The role of T helper 1 and T helper 2 lymphocyte subsets in the pathogenesis of experimental autoimmune uveoretinitis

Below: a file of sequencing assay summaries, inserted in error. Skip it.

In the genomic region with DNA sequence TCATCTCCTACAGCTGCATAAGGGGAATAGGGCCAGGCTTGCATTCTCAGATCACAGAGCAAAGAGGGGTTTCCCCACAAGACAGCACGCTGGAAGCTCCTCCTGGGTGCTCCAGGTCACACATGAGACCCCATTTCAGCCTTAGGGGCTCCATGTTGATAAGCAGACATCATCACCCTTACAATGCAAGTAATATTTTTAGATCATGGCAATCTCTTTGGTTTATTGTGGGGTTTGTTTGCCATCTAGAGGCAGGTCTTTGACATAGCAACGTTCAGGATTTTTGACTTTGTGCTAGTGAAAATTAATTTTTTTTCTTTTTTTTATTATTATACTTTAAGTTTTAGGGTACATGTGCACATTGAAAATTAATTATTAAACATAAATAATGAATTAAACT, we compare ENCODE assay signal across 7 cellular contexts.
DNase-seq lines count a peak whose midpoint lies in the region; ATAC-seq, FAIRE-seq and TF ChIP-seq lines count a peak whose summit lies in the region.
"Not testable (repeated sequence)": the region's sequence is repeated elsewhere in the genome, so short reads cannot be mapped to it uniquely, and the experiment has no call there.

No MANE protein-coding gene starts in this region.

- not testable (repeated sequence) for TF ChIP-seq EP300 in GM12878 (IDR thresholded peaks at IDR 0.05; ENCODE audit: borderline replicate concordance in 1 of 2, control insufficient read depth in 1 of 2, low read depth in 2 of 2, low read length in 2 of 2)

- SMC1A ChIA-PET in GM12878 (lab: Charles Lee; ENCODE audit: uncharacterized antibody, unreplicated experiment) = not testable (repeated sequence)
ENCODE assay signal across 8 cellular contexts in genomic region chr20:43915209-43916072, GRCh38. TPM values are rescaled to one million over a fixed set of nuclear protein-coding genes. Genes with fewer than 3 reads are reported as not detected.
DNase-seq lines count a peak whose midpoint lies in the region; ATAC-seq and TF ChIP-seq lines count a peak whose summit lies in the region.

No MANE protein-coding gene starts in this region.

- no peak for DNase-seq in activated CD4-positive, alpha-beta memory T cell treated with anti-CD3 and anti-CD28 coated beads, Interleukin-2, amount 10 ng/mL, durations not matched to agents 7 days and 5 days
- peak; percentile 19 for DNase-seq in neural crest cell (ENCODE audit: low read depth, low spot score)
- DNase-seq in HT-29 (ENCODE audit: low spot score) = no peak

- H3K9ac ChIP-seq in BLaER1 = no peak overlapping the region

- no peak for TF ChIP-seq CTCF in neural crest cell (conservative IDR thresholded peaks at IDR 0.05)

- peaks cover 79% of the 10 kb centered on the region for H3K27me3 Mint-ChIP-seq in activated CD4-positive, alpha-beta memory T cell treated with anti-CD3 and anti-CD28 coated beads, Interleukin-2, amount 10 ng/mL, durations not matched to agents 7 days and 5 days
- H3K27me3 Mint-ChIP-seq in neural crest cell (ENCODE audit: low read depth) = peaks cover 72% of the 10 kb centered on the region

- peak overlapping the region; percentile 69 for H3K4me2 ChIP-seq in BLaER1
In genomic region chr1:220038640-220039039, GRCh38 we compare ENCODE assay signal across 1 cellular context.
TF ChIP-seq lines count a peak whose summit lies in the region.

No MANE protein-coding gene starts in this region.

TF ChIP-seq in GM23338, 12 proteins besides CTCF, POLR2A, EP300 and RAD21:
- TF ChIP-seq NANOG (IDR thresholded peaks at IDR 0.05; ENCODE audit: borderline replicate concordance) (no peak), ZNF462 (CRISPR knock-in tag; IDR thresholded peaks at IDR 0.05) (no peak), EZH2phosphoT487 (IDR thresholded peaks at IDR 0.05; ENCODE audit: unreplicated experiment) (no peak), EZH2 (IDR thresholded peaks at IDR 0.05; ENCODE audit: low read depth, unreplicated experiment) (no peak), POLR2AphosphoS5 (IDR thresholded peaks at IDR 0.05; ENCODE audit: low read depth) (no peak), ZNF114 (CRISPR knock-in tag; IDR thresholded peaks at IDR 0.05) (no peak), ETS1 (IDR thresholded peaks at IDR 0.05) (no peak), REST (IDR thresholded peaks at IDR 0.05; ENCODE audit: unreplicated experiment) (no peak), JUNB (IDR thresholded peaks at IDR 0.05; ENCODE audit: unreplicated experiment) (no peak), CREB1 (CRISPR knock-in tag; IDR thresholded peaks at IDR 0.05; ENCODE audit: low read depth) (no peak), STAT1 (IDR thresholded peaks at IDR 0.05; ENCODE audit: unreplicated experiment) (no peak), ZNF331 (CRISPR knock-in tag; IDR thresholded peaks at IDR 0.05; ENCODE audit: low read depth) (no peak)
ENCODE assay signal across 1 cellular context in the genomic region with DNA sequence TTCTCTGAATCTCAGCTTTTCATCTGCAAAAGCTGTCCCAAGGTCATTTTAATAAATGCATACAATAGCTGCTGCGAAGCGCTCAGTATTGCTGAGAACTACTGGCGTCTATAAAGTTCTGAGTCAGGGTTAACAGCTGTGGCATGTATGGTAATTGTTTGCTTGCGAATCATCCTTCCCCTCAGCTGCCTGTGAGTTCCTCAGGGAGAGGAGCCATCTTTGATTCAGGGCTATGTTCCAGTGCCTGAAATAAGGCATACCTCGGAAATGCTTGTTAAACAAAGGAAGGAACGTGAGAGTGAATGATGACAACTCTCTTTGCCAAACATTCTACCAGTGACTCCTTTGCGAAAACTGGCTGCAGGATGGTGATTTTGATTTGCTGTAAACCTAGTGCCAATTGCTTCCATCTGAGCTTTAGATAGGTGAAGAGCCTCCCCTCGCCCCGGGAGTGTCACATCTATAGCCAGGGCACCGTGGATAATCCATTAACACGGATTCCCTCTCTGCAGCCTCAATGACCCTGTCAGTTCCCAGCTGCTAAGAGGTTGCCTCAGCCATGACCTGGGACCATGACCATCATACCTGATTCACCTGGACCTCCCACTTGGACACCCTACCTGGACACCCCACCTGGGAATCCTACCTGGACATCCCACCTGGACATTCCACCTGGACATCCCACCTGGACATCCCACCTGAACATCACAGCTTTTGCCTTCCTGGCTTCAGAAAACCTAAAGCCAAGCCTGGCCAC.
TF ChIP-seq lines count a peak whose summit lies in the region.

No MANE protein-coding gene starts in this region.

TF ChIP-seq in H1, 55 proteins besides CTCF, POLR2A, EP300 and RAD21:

CD4+ T cells can be subdivided on the basis of their lymphokine repertoire produced on activation resulting in TH1 like and TH2 like populations. The purpose of this study was to measure the intraocular expression of cytokines as a means of defining the CD4+ lymphocyte subsets present during the development of uveoretinitis. Lewis rats were immunised with retinal antigen and pertussis toxin resulting in early signs of disease activity evident by day 9 with increasing severity evident by day 12. Extensive clinical and histological damage was observed by day 14 with a reduction in severity through to end stage disease at day 24. In this study, the failure to establish pure populations of retinal antigen specific T lymphocyte cell lines and the observation of the lack of sensitivity of Northern hybridization to signals expressed at low levels resulted in the more sensitive technique of RT-PCR being utilized. Both IL2 and IFN mRNA expression was detected at all stages of disease with highest levels being present early in uveitis. In contrast IL4 mRNA levels increased with disease progression. This study suggests a pathogenic role for TH1 like cells and a protective role for TH2 like cells in this autoimmune disease. In order to provide an insight into alternative treatment strategies of the disease, immunomodulation of EAU was carried out using the immunosuppressive drugs CsA, FK506 and rapamycin and the resultant cytokine mRNA profiles examined. The results indicated that CsA and FK506 downregulated the TH1 response having suppressive effects on the levels of IL2 and IFN mRNA respectively. In contrast rapamycin was found to modulate the TH2 response enhancing IL4 levels. From this data, a drug based strategy employing rapamycin appears to be the most favourable approach.